The Southern Festival of Books was this past weekend in Nashville, TN. I went to it; at least I went on Saturday, parked in a parking garage, ate a granola bar, and thought about last year when I made a fool of myself in front of Chad Harbach. But that was then. And this is now. Or at least it was “now” a few days ago.
A book festival, or at least the Southern Festival of Books is only part fest–really it’s more like a conference. That’s kind of sad, but there are not rock star throngs–there are doe-eyed totebaggers and senior ladies dotted in costume jewelry and wispy white haired men stumbling with a schedule in one hand and a sports coat draped over the other. I’ve always wanted literary festivals (and maybe especially this one) to have a looser feel–because the greatest thing holding it back is its location. I don’t mean the city locale–I happen to enjoy Nashville on most days–but several of the sessions are held in State legislative conference rooms–that is the place with giant government seals hanging above massive conference tables and high-backed chairs with notices on the walls about public hearings on agriculture.
Last year, I listened to Kevin Wilson of the Family Fang fame speak in the actual State House of Representatives Chambers. I had a seat with a microphone and an old-school button that would have allowed my voice to be heard on whatever important policy issue was facing the state of Tennessee at the time.
This year, during a panel with Adam Wilson (no relation to Kevin) and Lydia Netzer, Tupelo Hassman knocked over a plaque the size of medium pizza and placed it on the table. No one, least of her, knew what to do with it. By the way, I had never heard of Ms. Hassman, but enjoyed her reading of Girlchild–which seems to have an Ellen Foster feel to it–and I’ll be sure to check it out soon.
So there is an aura of highminded-ness surrounding the place, with its great signing colonnade and massive well, uh, columns. A few sessions were held in the beautiful downtown library, which is more comfortable I think for all involved…because there are actual books, and not just debates about why not Tennesseans can use their Social Security cards to vote when they can use their firearm permit.
But even against that backdrop, there were writers. And I listened to a few of them.
Here are a few of the things I enjoyed the most.
Jess Walter, author of Beautiful Ruins. Walter said it took him several years to write this, and he constantly picked up and put it back down, thinking it was done or close to done five different times, but never quite.
He schooled me on “whale oil beef hooked” to speak with an Irish accent, which I had never heard of before, though it’s most definitely a thing.
Dan Chaon, author of Stay Awake. I walked in on Chaon while he was reading a story about someone named O’Sullivan and a medical waste truck. It was funny. I had forgotten how much I liked Await Your Reply, and Chaon seemed like a generally “with it” guy. Someone asked about his favorite authors, and mentioned John Cheever, Flannery O’Connor, William Trevor, and Joyce Carol Oates. He also gave a shoutout to the new Victor La Valle novel, The Devil in Silver (though Chaon called it by another name, though generally described the premise of this book). I asked him about Lena Dunham, because she was his student at Oberlin. He was somewhat concerned that I knew about this–I had just read it somewhere. Anyway, he said she has a “good head on her shoulders” and said he wished he had a book contract like hers, but that no one would want his “advice on sex and things like that.”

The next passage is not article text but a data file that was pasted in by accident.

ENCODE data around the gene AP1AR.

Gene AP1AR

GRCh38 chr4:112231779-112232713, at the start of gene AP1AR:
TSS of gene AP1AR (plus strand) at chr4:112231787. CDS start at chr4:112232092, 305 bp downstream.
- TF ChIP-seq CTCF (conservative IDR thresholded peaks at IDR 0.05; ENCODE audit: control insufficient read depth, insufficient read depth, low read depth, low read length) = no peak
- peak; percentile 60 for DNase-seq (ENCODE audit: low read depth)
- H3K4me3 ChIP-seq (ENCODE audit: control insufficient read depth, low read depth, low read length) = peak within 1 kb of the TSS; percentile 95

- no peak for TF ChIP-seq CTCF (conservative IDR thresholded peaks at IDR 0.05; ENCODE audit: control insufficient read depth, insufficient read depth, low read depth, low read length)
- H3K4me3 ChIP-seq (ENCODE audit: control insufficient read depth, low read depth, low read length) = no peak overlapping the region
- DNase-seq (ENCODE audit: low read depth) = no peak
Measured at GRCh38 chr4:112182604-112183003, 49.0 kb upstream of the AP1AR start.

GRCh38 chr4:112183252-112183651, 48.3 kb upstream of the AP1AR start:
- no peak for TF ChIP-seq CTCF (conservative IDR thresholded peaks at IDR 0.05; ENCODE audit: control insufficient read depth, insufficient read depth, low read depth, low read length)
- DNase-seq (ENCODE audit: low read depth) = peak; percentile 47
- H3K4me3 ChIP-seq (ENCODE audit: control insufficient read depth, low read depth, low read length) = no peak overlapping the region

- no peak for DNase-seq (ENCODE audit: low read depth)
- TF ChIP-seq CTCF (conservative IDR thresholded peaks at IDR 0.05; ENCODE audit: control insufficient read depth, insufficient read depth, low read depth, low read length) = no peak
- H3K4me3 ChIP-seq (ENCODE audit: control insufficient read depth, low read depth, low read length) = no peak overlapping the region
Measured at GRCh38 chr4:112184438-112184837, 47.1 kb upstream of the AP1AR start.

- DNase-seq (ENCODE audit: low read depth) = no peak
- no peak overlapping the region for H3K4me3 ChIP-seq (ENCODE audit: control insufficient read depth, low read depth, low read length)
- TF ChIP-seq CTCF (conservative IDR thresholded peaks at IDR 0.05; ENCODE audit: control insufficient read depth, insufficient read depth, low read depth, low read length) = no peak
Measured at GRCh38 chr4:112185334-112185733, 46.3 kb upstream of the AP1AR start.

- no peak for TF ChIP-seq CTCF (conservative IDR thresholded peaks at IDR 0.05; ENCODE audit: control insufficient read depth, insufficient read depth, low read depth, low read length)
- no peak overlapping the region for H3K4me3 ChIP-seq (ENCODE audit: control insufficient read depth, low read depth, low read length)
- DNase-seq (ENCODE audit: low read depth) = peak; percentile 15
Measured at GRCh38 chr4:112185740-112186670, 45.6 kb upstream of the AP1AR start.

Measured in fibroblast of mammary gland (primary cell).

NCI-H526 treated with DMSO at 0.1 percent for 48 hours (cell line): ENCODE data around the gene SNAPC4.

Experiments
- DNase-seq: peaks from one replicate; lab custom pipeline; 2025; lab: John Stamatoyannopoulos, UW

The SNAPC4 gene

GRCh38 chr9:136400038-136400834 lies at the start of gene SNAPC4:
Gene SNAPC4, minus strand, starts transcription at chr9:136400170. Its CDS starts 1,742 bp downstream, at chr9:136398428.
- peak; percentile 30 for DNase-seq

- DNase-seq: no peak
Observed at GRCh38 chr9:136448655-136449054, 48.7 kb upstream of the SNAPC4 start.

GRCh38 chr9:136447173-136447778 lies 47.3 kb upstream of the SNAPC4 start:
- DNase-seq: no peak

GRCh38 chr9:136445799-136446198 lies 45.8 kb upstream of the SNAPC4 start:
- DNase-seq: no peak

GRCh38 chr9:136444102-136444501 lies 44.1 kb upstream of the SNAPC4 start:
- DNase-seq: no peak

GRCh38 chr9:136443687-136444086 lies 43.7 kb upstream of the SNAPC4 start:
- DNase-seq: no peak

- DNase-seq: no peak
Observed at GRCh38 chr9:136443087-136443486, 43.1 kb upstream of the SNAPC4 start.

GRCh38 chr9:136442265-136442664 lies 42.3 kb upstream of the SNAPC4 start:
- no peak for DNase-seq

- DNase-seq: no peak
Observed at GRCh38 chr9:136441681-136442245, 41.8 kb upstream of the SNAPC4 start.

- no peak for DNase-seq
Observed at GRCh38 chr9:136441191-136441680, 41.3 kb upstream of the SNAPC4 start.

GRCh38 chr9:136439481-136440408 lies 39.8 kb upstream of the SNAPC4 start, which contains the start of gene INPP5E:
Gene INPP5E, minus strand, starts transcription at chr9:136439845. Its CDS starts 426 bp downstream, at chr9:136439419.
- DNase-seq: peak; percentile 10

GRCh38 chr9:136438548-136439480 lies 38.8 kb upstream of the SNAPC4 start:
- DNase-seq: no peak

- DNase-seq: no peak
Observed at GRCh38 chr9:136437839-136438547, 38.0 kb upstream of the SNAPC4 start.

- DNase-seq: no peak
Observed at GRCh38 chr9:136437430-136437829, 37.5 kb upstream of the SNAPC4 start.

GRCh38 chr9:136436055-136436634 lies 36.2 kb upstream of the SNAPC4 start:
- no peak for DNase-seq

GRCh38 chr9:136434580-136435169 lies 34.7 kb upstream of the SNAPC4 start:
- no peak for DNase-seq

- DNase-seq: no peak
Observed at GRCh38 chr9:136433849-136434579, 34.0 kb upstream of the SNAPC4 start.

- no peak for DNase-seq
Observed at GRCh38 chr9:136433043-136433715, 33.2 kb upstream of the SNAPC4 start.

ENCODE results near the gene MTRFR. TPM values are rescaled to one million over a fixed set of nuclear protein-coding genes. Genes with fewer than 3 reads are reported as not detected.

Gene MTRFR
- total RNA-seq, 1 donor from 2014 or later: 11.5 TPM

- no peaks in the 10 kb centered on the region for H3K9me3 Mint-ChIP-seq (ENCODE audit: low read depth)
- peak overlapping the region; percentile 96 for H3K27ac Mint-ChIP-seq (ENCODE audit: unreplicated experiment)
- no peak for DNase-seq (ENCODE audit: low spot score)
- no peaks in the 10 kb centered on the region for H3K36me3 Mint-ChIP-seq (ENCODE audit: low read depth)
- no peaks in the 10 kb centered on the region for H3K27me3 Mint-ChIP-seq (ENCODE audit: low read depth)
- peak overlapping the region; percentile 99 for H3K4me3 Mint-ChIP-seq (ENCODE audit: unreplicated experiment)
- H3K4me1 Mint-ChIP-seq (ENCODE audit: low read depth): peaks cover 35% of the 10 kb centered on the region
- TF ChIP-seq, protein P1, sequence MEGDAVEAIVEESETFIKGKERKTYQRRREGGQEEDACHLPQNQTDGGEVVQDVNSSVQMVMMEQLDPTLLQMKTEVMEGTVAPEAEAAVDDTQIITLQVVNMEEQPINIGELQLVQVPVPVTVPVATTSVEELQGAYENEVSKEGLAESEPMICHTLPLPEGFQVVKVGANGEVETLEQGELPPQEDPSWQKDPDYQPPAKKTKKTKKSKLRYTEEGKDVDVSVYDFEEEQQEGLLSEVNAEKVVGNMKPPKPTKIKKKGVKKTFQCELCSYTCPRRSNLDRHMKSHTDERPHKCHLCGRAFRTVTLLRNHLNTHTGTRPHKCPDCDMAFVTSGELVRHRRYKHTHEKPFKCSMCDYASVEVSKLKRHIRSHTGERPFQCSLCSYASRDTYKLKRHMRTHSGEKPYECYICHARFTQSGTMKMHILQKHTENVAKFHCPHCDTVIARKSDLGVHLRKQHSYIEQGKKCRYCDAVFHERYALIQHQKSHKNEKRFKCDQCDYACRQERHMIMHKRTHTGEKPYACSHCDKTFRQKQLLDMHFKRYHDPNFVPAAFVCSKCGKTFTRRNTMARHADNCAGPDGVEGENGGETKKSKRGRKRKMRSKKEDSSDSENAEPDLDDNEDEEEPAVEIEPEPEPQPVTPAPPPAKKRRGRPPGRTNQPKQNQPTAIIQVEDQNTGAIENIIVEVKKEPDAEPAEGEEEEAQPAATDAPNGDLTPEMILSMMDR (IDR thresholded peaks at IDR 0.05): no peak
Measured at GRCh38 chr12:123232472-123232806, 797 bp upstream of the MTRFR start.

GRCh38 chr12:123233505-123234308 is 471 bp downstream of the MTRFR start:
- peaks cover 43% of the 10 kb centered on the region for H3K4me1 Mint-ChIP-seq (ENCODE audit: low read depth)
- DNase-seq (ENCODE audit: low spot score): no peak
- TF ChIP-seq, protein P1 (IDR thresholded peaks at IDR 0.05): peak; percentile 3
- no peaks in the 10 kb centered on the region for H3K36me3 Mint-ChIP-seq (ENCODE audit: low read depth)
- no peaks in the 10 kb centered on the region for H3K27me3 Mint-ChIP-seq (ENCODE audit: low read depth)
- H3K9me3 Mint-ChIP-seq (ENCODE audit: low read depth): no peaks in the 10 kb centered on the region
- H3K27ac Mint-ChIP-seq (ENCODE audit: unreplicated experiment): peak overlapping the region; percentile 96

He also discussed Fifty Shades of Grey, and that he flipped through it at the grocery store, saying “I can’t do the sexy S&M thing, I want to, but I can’t.”
Ta-Nehisi Coates. Coates is an Atlantic Wire blogger, and he’s writing a book on the Civil War, though it’s not out yet. I was very excited for his talk, and the crowd was good–close to 150 probably. He discussed how he used to think of the Civil War as a “violent football game” but how the Civil War should mean more to the African-American experience than it currently does. An excellent discussion.
Ben Marcus, The Flame Alphabet; Karen Thompson Walker, The Age of Miracles. I don’t usually consider these two authors to be similar, but the moderator made it work. They focused on families and apocalyptic topics, so in that vein, they are similar. I was very interested in Marcus, I had never heard him speak before, and the questions from the audience were actually thoughtful–instead of the typical “HOW DO I GET PUBLISHED” B.S. that often weighs these affairs down.
Marcus and Walker discussed genre (ok, I asked about that) with Marcus saying:
“I’m not sure how much I want to play along (with genre distinctions)…I like thinking we can step up to the buffet table and tell the stories we want to tell.”
Someone else asked Marcus about experimentation and his many fights/struggles with experimentation against conventional narratives, and if Flame Alphabet was “selling out.”
His response: “Selling out involves some type of cash, so I didn’t sell out.”
Then more seriously, noting that some things are more important than experimentation: “In general, I want to connect and the way to do that is to write about something I care about…I have to care desperately (to write) and feel sick at getting it wrong. I don’t feel obligated to be more experimental or less..I just write what I care about.”
I always like when writers talk about getting through blocks, and Walker gave great insight into her strategy:
Karen Thompson Walker: “If I start to get bored, I try to find a way around that. For me, I have to be curious about what comes next.”
Some people I missed: Gillian Flynn, Junot Diaz, Ben Fountain, Rosencrans Baldwin, others I’m sure I would like if I knew about them.